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In addition to flammability considerations, a material's ability to resist ignition from electrical sources is another important factor that must be considered in the selection and evaluation of a material for use in electrical equipment. Possible electrical ignition sources in equipment are: overloaded (overheated) electrical conductors and components; arcing parts, such as the open contacts of switches and relays; and arcing at broken or loose connections, e.g., splices or terminals. Polymeric materials in direct contact with or in close proximity to overloaded or arcing electrical parts could ignite.
The three basic tests used to evaluate a material's ability to resist ignition are the hot-wire ignition (HWI), high-current (or high-amp) arc ignition (HAI), and high-voltage arc tracking rate (HVTR). Details of the test criteria can be found in UL 746A, the Standard for Safety of Polymeric Materials -- Short-Term Evaluations. The recognized component directory tabulates the results of the small-scale tests conducted on the materials.
The HWI test indicates a material's resistance to ignition when exposed to abnormally high temperatures resulting from a component failure such as a conductor carrying far more than its rated current. HWI performance is expressed as the mean number of seconds required to ignite a specimen when wrapped with an energized non-chrome resistive wire that dissipates a specified level of energy.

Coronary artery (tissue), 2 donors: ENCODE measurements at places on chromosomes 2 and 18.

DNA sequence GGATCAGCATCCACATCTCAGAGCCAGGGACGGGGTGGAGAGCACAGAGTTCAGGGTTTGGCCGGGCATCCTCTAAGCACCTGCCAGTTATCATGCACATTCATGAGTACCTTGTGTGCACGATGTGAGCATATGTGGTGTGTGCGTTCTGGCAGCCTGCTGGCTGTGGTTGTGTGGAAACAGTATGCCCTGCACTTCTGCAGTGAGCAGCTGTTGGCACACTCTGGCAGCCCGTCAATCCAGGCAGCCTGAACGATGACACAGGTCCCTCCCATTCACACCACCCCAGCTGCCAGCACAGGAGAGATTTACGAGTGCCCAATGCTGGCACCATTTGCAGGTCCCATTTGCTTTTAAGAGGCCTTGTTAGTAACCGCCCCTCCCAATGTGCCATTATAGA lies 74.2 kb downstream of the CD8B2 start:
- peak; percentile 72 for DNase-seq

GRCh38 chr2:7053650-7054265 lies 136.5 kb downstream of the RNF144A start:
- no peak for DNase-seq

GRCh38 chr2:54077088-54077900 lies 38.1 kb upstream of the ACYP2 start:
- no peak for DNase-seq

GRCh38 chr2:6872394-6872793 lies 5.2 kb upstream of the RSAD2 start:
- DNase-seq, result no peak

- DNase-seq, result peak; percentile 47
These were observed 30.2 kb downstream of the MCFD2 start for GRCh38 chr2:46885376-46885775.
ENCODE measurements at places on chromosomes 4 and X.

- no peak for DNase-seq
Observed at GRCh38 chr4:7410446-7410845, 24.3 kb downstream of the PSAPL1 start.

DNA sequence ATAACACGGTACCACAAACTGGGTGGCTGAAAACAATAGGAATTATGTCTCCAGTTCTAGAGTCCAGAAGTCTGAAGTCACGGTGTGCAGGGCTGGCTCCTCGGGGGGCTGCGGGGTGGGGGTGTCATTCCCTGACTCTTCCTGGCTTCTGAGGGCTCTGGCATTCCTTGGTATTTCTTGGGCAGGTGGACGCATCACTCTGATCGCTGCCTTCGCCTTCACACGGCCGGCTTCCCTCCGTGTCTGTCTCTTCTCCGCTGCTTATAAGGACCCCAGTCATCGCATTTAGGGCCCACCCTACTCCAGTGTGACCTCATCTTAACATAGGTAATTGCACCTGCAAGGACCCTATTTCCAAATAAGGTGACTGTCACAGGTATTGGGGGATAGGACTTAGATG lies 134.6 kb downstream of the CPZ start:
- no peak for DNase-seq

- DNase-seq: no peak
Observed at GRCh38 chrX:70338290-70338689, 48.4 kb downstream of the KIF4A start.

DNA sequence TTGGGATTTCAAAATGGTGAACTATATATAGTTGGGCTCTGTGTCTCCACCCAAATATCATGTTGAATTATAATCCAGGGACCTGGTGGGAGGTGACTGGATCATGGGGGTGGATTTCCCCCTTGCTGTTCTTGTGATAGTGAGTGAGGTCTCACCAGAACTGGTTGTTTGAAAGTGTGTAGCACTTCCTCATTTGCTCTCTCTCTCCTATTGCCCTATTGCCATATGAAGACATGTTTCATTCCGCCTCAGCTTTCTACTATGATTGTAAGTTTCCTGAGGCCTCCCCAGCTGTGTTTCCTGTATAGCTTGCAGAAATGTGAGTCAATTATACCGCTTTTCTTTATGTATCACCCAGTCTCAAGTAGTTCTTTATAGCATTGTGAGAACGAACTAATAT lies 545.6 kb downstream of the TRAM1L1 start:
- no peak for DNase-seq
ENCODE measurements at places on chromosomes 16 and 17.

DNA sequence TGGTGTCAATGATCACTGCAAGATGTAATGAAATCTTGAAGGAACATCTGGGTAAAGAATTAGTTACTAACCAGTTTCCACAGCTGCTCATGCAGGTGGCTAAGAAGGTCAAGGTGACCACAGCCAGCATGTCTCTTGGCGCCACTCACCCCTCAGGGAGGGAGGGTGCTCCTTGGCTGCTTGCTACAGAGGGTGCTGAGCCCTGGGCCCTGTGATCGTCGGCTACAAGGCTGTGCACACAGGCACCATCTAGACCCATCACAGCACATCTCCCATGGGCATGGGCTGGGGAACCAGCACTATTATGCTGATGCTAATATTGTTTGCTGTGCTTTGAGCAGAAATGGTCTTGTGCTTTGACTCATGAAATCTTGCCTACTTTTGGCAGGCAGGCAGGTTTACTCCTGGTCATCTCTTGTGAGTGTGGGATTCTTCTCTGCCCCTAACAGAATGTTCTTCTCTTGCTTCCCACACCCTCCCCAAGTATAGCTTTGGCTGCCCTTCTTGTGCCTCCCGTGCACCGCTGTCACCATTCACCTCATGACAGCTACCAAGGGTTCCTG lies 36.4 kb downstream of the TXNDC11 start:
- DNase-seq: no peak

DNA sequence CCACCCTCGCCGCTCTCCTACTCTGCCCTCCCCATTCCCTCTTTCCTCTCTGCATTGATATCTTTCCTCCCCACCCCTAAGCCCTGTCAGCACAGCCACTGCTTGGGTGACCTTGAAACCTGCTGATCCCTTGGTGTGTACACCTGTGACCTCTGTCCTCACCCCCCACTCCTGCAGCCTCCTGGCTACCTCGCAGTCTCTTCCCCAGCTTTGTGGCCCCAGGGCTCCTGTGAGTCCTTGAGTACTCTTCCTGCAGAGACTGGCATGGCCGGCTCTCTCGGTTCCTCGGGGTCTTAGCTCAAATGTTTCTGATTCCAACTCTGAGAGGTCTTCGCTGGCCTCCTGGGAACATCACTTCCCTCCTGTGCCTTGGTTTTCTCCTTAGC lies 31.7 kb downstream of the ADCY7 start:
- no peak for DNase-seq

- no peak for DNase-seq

The HAI test determines the material's ability to withstand electrical arcing either directly on or just above the surface of the plastic material. This can occur in the presence of open switch contacts or in the event of the failure of an electrical connection. HAI performance is expressed as the number of arc rupture exposures -- using standardized electrode materials, geometry and electrical supply circuit -- required to ignite a specimen when the arc occurs directly on the surface or a specified distance above the test specimen.
The HVTR for a material is expressed as the rate (in inches per minute) that a tracking path can be produced on the surface of the material under standardized test conditions. This test relates to establishment of an electrically conductive path on the surface of a solid, insulated material as a result of electrical stress.
Another ignition test can be applied to measure a material's resistance to ignition property. This test is the glow-wire ignitability test and is also described in UL 746A and 746C, the Standard for Safety of Polymeric Materials -- Use in Electrical Equipment Evaluations. The method is based on a test procedure that is documented in IEC 60695 and specified in numerous IEC end-product specifications including IEC 60335-1. The test is somewhat similar to the HWI test in that it measures a material's resistance to ignition on application of a heated non-flaming source.
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